Monday, October 12, 2009

The Rift?

A regular military exercise involving the U.S., Israel, Italy, Turkey (and other NATO elements) was suddenly cancelled last week, just days before it was scheduled to begin.

The U.S. suddenly scrapped plans for the Antolian Eagle drill after Ankara announced plans to pull-out of the exercise, citing participation by Israeli Air Force units. Turkish officials told their counterparts in Tel Aviv they could not abide IAF participation in the exercise, believing the Israeli jets would be the same ones that bombed Palestinian targets in Gaza earlier this year, during Operation Cast Lead.

According to the Jerusalem Post (and Israeli Radio), the final cancellation came after U.S. and other NATO members threatened to pull out if the IAF was not allowed to participate.

While Ankara is clearly trying to improve its standing with neighbors (read: Russia) that supply much of its energy needs. Moscow, of course, has substantial investments in nearby Iran--investments that could be threatened if the IAF launches an attack against Tehran's nuclear facilities.

Given their relationship with Tehran (and the money they stand to make) the Russians have a clear motive for keeping the IAF out of an exercise that could sharpen skills for a near-term strike on Iran. As for the Turks, barring participation by the IAF not only placates Moscow, they also score brownie points in the Muslim world, by taking a belated stand against Israeli "aggression."

Turkey's sudden aversion to the IAF would creates operational issues for Tel Aviv. For starters, the recently-announced ban would make it more difficult for the Israelis to access training facilities in Turkey. Israeli fighter squadrons have routinely deployed to Turkish air fields over the past decade, taking advantage of range facilities and vast areas of uncontrolled airspace, allowing IAF pilots to practice the long-range navigation, dogfighting and weapons employment skills that would be used during an attack against Iran.

Ankara's decision would also make it difficult, if not impossible, for Israeli jets to use Turkish airspace for a strike on Tehran's nuclear facilities. Analysts have long speculated that the most feasible attack route lies near the border between Iraq and Turkey, utilizing a commercial air corridor.

Under that scenario, Israeli tankers would masquerade as civilian airliners, with the strike aircraft flying close behind, in "resolution cell" formation, hiding inside the radar shadow of the larger jets. Turkish cooperation would make the long distance flight much easier, and increase chances for tactical surprise.

But there may be a method to Ankara's apparent madness. By suddenly rejecting the aerial participation of a long-time ally, the Turks are giving themselves breathing room, in anticipation of an Israeli strike against Iran. That way, when the IAF streaks across Turkey's southern border, Ankara can claim that the raid was conducted without their support and approval. Like other Muslim countries, Turkey cannot be publicly viewed as condoning an Israeli strike, even if many officers on Ankara's general staff support its goals.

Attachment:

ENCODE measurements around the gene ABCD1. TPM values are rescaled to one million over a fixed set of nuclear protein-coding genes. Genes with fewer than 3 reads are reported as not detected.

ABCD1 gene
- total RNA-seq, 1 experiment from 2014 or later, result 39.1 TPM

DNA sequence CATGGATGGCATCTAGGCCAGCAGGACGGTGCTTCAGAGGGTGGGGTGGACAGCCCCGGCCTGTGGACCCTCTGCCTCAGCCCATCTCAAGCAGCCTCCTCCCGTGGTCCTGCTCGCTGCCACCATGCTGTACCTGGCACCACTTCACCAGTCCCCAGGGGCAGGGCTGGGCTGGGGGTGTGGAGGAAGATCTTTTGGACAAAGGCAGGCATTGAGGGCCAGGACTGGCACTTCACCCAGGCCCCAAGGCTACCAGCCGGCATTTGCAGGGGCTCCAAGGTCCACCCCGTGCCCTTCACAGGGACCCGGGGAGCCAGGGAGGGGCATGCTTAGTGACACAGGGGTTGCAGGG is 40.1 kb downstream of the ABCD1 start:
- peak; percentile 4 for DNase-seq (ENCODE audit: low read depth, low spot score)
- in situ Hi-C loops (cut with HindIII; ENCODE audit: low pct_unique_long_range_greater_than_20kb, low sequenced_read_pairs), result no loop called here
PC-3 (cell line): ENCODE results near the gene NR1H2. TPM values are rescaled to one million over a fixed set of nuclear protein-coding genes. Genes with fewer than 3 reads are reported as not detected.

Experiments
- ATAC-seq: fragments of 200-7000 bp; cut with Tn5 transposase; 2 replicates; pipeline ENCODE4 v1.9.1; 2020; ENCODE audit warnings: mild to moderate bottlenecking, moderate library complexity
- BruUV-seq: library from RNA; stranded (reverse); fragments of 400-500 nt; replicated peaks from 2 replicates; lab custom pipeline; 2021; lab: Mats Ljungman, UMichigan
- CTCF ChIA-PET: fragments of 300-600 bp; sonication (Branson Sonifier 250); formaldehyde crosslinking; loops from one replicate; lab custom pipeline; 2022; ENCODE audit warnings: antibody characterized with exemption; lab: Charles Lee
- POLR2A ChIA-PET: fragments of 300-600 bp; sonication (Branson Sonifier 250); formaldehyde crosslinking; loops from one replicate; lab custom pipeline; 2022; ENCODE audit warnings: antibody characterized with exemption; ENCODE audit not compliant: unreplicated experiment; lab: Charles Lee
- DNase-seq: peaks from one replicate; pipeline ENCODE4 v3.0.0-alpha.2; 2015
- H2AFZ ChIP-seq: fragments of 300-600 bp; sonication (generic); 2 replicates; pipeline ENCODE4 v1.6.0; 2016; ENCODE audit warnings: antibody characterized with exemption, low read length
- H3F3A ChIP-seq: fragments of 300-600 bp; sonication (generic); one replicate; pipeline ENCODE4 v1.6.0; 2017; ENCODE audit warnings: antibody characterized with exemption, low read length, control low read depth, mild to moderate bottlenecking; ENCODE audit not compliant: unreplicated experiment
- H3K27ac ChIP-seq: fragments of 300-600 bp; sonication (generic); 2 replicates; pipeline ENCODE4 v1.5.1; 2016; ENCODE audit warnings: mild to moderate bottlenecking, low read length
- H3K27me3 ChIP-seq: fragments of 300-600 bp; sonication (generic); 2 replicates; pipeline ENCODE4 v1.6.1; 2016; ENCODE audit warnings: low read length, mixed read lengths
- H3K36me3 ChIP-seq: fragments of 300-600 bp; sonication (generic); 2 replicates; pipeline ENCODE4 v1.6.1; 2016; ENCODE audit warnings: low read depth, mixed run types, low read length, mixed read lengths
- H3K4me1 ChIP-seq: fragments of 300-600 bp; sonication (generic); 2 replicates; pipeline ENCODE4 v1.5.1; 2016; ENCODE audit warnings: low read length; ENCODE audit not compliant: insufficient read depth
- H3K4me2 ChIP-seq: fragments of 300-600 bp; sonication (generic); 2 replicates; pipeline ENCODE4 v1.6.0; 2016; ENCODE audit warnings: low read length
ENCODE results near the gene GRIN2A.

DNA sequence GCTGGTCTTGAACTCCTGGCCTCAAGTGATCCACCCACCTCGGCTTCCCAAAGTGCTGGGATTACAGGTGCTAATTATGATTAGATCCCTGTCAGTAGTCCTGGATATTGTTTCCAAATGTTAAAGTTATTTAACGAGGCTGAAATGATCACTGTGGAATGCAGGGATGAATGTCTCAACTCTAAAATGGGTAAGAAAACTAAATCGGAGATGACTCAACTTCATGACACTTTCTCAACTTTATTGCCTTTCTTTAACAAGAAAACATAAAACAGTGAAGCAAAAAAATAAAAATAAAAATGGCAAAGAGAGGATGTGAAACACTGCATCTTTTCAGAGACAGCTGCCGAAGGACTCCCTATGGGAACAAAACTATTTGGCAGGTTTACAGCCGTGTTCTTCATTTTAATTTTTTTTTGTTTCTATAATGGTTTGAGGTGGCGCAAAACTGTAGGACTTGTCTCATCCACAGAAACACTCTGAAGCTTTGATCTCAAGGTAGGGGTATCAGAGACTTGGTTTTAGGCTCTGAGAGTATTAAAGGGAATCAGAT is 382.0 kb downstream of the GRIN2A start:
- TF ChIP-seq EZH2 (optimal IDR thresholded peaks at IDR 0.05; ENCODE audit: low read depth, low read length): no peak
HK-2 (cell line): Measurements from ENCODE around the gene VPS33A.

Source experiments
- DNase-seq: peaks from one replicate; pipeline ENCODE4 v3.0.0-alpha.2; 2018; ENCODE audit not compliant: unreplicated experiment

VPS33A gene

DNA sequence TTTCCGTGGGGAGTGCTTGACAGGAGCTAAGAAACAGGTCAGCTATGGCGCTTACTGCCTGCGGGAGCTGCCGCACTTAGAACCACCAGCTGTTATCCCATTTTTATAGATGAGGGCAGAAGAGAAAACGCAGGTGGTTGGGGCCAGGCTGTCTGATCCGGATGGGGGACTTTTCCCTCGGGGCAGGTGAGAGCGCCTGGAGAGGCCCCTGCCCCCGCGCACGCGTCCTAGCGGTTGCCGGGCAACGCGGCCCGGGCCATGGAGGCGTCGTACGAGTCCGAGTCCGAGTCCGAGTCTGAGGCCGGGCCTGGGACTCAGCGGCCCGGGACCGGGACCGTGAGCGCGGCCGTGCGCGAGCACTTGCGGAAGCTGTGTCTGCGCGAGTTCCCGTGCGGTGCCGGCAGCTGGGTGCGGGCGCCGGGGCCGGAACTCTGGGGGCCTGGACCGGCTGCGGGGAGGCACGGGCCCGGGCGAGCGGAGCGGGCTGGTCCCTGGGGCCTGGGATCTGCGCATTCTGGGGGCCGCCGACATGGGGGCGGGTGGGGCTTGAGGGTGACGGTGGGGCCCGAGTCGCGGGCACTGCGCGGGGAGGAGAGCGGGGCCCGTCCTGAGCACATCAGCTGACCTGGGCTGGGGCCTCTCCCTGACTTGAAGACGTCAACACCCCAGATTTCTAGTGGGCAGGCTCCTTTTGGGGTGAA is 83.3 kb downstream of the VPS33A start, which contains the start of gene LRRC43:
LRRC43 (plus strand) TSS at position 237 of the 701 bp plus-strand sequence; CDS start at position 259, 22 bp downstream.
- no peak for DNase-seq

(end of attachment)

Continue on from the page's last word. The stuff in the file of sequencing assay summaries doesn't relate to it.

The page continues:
That may explain why Israel's reaction to the Turkish decision was rather muted--and why the U.S. reacted to quickly in cancelling the exercise. Truth is, the drill could have proceeded without Israeli participation, but Washington's decision gives a little bit of political cover to all involved.

There is a chance that the new "rift" between Tel Aviv and Ankara in genuine, and rooted in Turkey's reaction to the Israeli campaign in Gaza. But there is also the very real possibility that the exercise cancellation is a hint of things to come--an operation that may require access to Turkish airspace, without the "formal" approval of the general staff, or the civilian government.


tfhr said...

The cooperative relationship between Turkey and Israel is not new and neither is the criticism generated by it from Iran and Arab states. Turkey has weathered the complaints just fine and does not see it's security improved by a nuclear Iran or Arab states that will seek to counter Tehran with nukes of their own.

That said, the situation does show that Ankara cannot be depended on for all matters concerning America's national defense. There are those that consider basing ABMs in Turkey to be a viable alternative to a more capable system in Poland and the Czech Republic. How would that work if a defense entirely dependent upon locations close to Iran's border is suddenly eliminated by the host nation's government?

Ed Rasimus said...

Turkey has had a long history of "now we're in--now we're out" in military exercises. I was action officer for Southern Region NATO exercises in the late-'70s-early '80s. Then it was Aegean Sea sovereignty between Greece and Turkey. They most assuredly cannot be depended upon for matters of American defense interests in the region--recall the political decision to not allow US basing for the third axis of attack against Iraq.

The joke we always told was about the duck and scorpion. The duck agrees to carry the scorpion across the river on his back after the scorpion points out that he won't sting because then he too would drown. When the scorpion inevitably stings the duck and they are both dying in mid-river, the duck asks "why?" The scorpion responds, "because I'm Turkish!"